Having emerged from that grim life experience as a Golden Gloves boxing champion who earned a football scholarship to Syracuse and became the only undrafted rookie free agent to crack the Baltimore Ravens’ roster last year, McClain smiles at the thought of conquering his latest challenge.
Trying to win a starting job at inside linebacker next to All-Pro middle linebacker Ray Lewis is McClain’s latest goal, and he faces a formidable obstacle.
Swift former third-round draft pick Tavares Gooden remains the consensus favorite to win the battle to replace Bart Scott.
"Being the underdog is nothing new to me," McClain said. "I love to compete. If someone wants to count me out, that’s fine. It only makes me hungrier.”
McClain isn’t conceding anything to Gooden, a 6-foot-1, 247-pound former University of Miami speedster nicknamed "Baby Ray." Although Gooden lined up with the first-string defense and raced around the practice field like a wild man during minicamps, the Ravens aren’t drawing any final conclusions yet.
They learned last season to not place any limitations on McClain, who set a franchise record by recording two safeties and also blocked a punt and registered 2 1/2 sacks and 17 special-teams tackles. As impressive as Gooden is physically, McClain is an instinctive, gritty player.
However, McClain has the disadvantage of not having played inside linebacker before after primarily playing defensive end in college and operating as a reserve strong side linebacker last season.
"We felt his feet and his athleticism and his body build would be much more suited to be a Mike linebacker," Ravens coach John Harbaugh said. "He’s picked it up right away. He’s done a really good job."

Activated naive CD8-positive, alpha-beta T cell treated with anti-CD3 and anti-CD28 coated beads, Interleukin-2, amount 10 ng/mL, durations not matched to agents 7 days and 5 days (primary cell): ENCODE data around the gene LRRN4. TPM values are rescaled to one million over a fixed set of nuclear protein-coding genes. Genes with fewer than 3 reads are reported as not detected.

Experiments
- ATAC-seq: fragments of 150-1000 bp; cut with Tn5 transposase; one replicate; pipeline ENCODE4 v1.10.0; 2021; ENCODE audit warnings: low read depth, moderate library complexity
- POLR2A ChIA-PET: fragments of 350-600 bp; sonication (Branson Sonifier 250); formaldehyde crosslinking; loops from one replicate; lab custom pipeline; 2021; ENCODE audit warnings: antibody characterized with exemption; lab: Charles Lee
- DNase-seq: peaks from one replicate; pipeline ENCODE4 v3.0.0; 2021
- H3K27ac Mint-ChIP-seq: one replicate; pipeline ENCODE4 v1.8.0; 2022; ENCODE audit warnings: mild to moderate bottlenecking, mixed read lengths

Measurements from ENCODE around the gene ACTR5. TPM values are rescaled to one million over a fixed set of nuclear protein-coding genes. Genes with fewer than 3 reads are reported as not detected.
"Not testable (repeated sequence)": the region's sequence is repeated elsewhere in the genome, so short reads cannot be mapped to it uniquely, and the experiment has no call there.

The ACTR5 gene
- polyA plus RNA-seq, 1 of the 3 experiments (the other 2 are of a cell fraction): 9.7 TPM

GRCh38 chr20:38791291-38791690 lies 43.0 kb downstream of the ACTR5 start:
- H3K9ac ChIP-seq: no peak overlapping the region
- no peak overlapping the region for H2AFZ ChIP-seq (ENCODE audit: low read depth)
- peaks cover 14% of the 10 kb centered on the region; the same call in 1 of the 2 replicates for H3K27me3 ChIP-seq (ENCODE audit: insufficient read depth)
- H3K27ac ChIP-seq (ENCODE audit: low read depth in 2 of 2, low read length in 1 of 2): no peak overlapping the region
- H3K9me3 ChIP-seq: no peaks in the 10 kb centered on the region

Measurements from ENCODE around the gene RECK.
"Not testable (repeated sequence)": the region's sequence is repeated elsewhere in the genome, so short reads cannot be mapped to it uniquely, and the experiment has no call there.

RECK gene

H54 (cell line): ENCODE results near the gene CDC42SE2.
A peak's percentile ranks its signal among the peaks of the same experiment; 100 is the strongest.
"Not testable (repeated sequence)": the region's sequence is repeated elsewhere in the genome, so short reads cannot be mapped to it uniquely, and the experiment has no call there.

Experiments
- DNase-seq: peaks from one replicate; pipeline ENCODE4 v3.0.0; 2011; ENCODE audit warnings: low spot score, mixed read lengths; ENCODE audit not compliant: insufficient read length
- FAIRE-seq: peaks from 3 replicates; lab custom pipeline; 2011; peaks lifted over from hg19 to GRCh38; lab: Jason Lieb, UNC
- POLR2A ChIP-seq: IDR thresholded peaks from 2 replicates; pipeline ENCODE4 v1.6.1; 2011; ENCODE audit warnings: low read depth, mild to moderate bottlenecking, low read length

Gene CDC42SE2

Gooden is regarded as the superior prospect and athlete. However, he is essentially unproven after being placed on injured reserve last season as a rookie to undergo sports hernia and hip flexor surgeries.
"Nothing is ever established until you get into the season," Ravens defensive coordinator Greg Mattison said. "The good news is Jameel is just getting used to playing the ‘backer position, which he hasn’t played before and he’ll get better. Tavares is coming back from not playing last year, but you can see him improving. Both know what they need to improve on."
Gooden is built like a track athlete with lean muscles stacked on top of each other having bulked up a dozen pounds since his rookie season.
He’s an explosive former Florida prep champion in the discus who also thrived as a long and triple jumper.
And Gooden’s behaving like a sprinter who was stuck in the starting blocks for a year before finally hearing the starter’s gun.
"I see a stallion," Mattison said. "I see a guy who looks like he’s been to the Kentucky Derby that’s been tied up for a year and is bigger and stronger. He came out the first day and was like a wild horse."
Gooden has rare range, and drew high marks for his work in pass coverage during training camp last year.
Controlling that speed, though, could prove to be a challenge.
"Tavares is sometimes going too fast," Lewis said. "At a jogging pace, he wants to hit somebody like right now. So, I’ve got to calm him down."
Gooden is capable of chasing down ball carriers far away from his territory inside. His lateral pursuit is reminiscent of a young Lewis.
"God gave me a good set of wheels," Gooden told 24×7 this spring. "I’m able to run with receivers, faster than receivers. It’s a blessing, man. You can’t coach speed.”
Gooden’s 40-yard dash time of 4.5 seconds is superior to many NFL wide receivers. It’s just a matter of making sure he’s running in the right direction.
"I can get the job done and then some," Gooden said. "I can improve on what Bart did. I work hard and I’m going to bring it every single play. I can’t wait for the season to start to prove what I’m all about."
Gooden, who was Lewis’ roommate at training camp last year, and McClain have made it a special point to seek guidance from Lewis for additional pointers.
"I think the exciting part about those guys is what they learned off the field," Lewis said. "On the field, athleticism, they’re gifted in that area. But the way that Jameel and Tavares have already been over to the house just to gain that knowledge, they’re searching for it and I’m giving it to them. To see them apply it, it’s a great thing to see what those guys are doing."
Aaron Wilson covers the Baltimore Ravens for the Carroll County Times and the Annapolis Capital.